Electric Forces and Fields

Taha Azzaoui - 2017.07.04

The Electric Force

We understand by means of experimentation that two point charges separated by a distance r exhibit a force proportional to the inverse of r2. More specifically, according to Coulomb’s law, we can express this electric force as
$$\boldsymbol{F}_{e} = \frac{1}{4\pi\epsilon_{0}} \frac{q_1 q_2}{r^2} \hat{r} \tag{1}$$
Where ϵ0 is the permittivity of free space and qi is the charge contained by the ith point charge. Note that Fe is negative when the charges differ in sign and positive otherwise. This coincides with the intuitive notion that opposites attract.

The Conservative Nature of the Electric Force

It is important to note that the electric force is a conservative one. This is a consequence of the fact that the work done by the electric force along a path that starts and ends at the same point is identically zero. To see this, recall the equation for the work done by a force
$$W = \oint_l \boldsymbol{F} \cdot d\boldsymbol{l} \tag{2}$$
If we substitute the electric force from (1) into (2) and express dl in spherical coordinates, we get the following
$$\begin{eqnarray} W &=& \oint_s \frac{1}{4\pi\epsilon_{0}} \frac{q_1 q_2}{r^2} \hat{r} \cdot (d\boldsymbol{r}\hat{r} + rd\boldsymbol{\theta}\hat{\theta} + rsin\theta d\boldsymbol{\phi}\hat{\phi}) \nonumber \\ &=& \frac{q_1q_2}{4\pi\epsilon_{0}} \int \frac{1}{r^2} dr \nonumber \tag{3} \end{eqnarray}$$
Finally, we evaluate the resulting integral along a closed path that starts and ends at the same point p.
$$\frac{q_1q_2}{4\pi\epsilon_{0}} \int_p^p \frac{1}{r^2} dr = \frac{-q_1q_2}{2\pi\epsilon_{0}} \frac{1}{r^3} \Bigr\|_{p}^{p} = 0 \tag{4}$$
Therefore, we have shown that the work done by the electric force along a path that starts and ends at the same point is identically 0, which implies that the electric force is conservative.

The Electric Field

With a non-contact force such as the electric force, it can be difficult to visualize the effect of a point charge (or a collection of them) on its surroundings. Consequently, we introduce the concept of an electric field, a vector quantity which we define to be the electric force per unit charge at every point in space. In other words, if a probe charge q0 experiences a force Fe at some point in space (x, y, z), then the electric field at that location is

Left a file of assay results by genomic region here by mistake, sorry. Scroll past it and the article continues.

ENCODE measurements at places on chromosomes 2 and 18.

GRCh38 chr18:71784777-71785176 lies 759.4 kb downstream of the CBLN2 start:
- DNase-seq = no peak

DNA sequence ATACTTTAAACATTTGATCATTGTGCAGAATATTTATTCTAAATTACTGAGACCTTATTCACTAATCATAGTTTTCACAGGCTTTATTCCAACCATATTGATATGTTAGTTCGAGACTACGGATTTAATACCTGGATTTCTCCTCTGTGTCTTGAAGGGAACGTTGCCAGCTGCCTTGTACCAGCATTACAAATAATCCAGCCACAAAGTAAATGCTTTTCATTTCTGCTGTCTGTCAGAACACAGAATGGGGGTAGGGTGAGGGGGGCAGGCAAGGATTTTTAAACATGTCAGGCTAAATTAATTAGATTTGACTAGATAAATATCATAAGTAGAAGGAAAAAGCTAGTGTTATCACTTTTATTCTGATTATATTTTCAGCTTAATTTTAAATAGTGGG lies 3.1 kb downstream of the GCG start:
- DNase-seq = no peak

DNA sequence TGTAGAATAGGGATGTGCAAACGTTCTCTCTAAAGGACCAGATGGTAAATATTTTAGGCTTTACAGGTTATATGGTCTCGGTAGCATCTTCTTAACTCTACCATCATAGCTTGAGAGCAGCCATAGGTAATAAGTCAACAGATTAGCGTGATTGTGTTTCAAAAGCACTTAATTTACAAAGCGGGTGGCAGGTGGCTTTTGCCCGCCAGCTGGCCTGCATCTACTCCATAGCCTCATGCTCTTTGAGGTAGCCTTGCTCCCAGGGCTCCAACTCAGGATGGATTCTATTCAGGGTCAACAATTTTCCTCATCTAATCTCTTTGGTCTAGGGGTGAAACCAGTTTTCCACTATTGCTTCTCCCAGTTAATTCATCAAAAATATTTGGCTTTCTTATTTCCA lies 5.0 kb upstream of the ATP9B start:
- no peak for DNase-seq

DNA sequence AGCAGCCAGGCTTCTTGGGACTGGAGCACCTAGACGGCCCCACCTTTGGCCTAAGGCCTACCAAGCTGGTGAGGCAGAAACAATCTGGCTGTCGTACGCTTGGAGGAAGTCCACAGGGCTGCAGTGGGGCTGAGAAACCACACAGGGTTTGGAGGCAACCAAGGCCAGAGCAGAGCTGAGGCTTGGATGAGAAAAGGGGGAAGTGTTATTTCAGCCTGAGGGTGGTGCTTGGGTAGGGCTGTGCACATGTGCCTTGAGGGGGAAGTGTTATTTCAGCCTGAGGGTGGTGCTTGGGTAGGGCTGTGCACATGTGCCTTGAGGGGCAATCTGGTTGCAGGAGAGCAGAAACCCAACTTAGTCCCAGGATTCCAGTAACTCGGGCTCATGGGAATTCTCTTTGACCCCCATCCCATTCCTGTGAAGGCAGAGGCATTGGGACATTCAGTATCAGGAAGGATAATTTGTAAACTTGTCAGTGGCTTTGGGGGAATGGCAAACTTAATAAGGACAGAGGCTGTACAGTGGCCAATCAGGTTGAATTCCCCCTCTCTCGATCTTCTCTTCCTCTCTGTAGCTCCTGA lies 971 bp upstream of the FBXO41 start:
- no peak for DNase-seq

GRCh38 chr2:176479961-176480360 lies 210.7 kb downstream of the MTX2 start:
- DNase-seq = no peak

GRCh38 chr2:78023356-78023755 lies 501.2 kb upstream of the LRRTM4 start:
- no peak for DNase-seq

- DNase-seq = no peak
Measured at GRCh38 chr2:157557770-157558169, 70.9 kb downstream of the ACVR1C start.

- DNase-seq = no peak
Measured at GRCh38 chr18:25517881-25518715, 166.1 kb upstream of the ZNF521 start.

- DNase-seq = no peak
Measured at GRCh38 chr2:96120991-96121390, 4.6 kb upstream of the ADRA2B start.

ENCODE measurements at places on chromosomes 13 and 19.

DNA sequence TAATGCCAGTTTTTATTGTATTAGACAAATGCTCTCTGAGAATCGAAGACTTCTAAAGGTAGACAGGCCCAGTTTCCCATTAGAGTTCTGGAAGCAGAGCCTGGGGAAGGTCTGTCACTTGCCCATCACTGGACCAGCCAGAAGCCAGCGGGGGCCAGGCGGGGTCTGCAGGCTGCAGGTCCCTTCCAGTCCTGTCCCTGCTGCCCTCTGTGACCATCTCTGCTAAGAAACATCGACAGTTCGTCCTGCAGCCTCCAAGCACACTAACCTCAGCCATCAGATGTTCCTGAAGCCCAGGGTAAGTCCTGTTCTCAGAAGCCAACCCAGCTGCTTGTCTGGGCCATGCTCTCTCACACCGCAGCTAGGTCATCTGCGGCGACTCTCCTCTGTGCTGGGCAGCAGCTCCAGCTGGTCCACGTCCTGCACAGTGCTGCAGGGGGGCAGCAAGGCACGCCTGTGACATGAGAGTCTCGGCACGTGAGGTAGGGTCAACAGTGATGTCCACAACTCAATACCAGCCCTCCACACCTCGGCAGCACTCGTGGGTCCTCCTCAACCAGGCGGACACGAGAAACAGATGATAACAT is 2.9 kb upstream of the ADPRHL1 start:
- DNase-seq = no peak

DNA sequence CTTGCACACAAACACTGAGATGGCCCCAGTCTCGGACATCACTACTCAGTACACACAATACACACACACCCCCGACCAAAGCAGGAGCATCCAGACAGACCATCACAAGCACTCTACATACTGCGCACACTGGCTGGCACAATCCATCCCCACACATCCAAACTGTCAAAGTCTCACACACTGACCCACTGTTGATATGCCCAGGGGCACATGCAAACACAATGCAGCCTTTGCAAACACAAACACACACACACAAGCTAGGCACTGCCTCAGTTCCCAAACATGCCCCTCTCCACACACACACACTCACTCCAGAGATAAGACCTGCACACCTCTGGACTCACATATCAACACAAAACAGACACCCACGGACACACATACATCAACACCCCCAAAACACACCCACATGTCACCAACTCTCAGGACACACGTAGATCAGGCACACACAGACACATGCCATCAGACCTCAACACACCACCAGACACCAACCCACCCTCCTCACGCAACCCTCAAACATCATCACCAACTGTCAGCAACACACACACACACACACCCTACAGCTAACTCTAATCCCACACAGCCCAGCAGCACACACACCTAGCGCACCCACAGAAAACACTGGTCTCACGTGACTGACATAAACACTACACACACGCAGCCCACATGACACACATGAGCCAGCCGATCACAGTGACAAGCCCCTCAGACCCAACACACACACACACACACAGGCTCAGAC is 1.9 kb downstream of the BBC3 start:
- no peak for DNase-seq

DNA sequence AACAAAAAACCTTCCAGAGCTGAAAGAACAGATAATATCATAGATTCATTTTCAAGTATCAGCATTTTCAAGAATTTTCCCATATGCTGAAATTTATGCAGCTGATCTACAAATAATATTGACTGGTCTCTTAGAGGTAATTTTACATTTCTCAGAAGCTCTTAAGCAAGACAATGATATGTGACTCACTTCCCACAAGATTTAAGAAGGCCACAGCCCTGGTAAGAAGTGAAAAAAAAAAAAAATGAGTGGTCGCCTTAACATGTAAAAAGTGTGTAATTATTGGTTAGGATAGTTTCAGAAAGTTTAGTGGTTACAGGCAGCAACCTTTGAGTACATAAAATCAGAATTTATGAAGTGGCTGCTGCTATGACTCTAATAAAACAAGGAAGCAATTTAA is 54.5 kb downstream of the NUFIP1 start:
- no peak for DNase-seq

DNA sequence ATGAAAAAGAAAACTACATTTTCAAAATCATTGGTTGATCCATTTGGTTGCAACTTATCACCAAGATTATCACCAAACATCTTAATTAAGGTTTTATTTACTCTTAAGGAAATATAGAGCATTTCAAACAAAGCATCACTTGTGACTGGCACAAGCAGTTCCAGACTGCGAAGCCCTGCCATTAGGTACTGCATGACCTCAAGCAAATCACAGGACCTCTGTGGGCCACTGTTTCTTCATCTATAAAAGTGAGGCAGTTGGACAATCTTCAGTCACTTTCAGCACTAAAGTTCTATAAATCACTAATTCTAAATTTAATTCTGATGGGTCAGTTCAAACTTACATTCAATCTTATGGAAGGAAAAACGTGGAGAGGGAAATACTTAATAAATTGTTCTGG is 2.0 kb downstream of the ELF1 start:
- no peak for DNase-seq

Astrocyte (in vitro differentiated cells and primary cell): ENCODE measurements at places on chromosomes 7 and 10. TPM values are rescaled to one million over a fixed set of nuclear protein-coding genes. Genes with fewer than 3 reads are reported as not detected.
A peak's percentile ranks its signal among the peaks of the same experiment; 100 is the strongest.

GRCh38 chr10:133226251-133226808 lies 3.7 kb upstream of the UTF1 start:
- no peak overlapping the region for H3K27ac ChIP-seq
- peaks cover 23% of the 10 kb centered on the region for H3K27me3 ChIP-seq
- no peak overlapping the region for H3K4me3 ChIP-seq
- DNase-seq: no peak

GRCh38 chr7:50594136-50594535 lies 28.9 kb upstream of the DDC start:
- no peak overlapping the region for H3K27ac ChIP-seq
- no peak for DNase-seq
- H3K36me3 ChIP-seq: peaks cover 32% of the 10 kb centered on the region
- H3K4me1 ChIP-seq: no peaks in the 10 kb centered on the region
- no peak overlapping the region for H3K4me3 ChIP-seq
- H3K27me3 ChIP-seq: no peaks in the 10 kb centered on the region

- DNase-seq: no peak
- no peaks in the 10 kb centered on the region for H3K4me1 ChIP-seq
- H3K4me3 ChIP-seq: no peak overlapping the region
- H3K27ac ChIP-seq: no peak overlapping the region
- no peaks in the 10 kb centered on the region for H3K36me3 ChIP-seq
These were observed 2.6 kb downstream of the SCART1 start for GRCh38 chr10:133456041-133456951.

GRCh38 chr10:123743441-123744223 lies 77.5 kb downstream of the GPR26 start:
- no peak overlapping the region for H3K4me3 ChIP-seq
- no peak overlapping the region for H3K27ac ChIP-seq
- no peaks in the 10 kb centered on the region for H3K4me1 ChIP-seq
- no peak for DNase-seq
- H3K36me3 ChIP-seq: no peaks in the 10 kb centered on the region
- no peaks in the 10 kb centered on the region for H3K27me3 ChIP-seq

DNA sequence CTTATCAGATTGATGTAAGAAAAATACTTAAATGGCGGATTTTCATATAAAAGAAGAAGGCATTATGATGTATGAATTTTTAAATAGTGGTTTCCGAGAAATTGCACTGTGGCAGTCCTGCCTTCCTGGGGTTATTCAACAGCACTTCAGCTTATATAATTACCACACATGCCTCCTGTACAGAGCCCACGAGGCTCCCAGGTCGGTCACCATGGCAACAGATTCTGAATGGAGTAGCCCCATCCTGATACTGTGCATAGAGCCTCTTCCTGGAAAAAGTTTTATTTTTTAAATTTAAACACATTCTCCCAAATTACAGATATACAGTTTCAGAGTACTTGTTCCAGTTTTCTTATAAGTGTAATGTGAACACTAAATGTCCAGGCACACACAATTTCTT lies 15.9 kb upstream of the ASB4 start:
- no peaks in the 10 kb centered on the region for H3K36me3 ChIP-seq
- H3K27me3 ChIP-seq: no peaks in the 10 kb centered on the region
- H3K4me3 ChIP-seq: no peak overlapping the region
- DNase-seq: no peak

$$\boldsymbol{E}(x, y, z) = \frac{\boldsymbol{F_e}}{q_0} \tag{5}$$
Note that we now have a new way of expressing the electric force
$$\boldsymbol{F_e}= \boldsymbol{E} q_0 \tag{6}$$

Electric Potential Energy

Another way of visualizing the effects of charge on its surroundings is via the scalar potential. It follows from the conservative nature of the electric force that there must exist some potential energy function U associated with it. Furthermore, by the work-energy theorem, the net decrease in potential energy must be equivalent to the work done by the electric force.
$$dU = - \boldsymbol{F_e} \cdot d\boldsymbol{s} \tag{7}$$
Similar to the way we defined the electric field, we now introduce a new quantity, the electric potential difference, which we define to be the change in potential energy per unit charge.
$$dV = \frac{dU}{q_0} \tag{8}$$
One may be suspicious of the significance of equations (7) and (8). These equations are useful in that they allow us to describe properties of the electric field without dealing with the underlying vector calculus. Therefore, we now have two ways of describing the electric field- the first is using the definition of the electric field itself (equation 5) and the second is using the electric potential difference (equation 8). We now describe the relationship between these two methods and demonstrate how to go back and forth between them. We start by rewriting equation (7) using equation (6)
$$dU = - \boldsymbol{E} q_0 \cdot d\boldsymbol{s} \tag{9}$$
Next, we substitute this equation into (8)
$$dV = -\boldsymbol{E} \cdot d\boldsymbol{s} \tag{10}$$
We can express this equation in component form
$$\begin{eqnarray} dV &=& -(E_x\hat{i} + E_y\hat{j} + E_z\hat{k}) \cdot (dx\hat{i} + dy\hat{j} + dz\hat{k}) \nonumber \\ &=& -(E_x dx + E_y dy + E_zdz) \nonumber \tag{11} \end{eqnarray}$$
This relationship implies
$$\begin{eqnarray} \boldsymbol{E} &=& -(\frac{\partial{V}}{\partial{x}}\hat{i} + \frac{\partial{V}}{\partial{y}}\hat{j} + \frac{\partial{V}}{\partial{z}}\hat{k}) \nonumber \\ &=& -(\frac{\partial}{\partial{x}}\hat{i} + \frac{\partial}{\partial{y}}\hat{j} + \frac{\partial}{\partial{z}}\hat{k})V \nonumber \\ &=& - \nabla V \nonumber \tag{12} \end{eqnarray}$$
In other words, the electric field has magnitude equal to the rate of change of the electric potential and points in the direction of maximum potential decrease.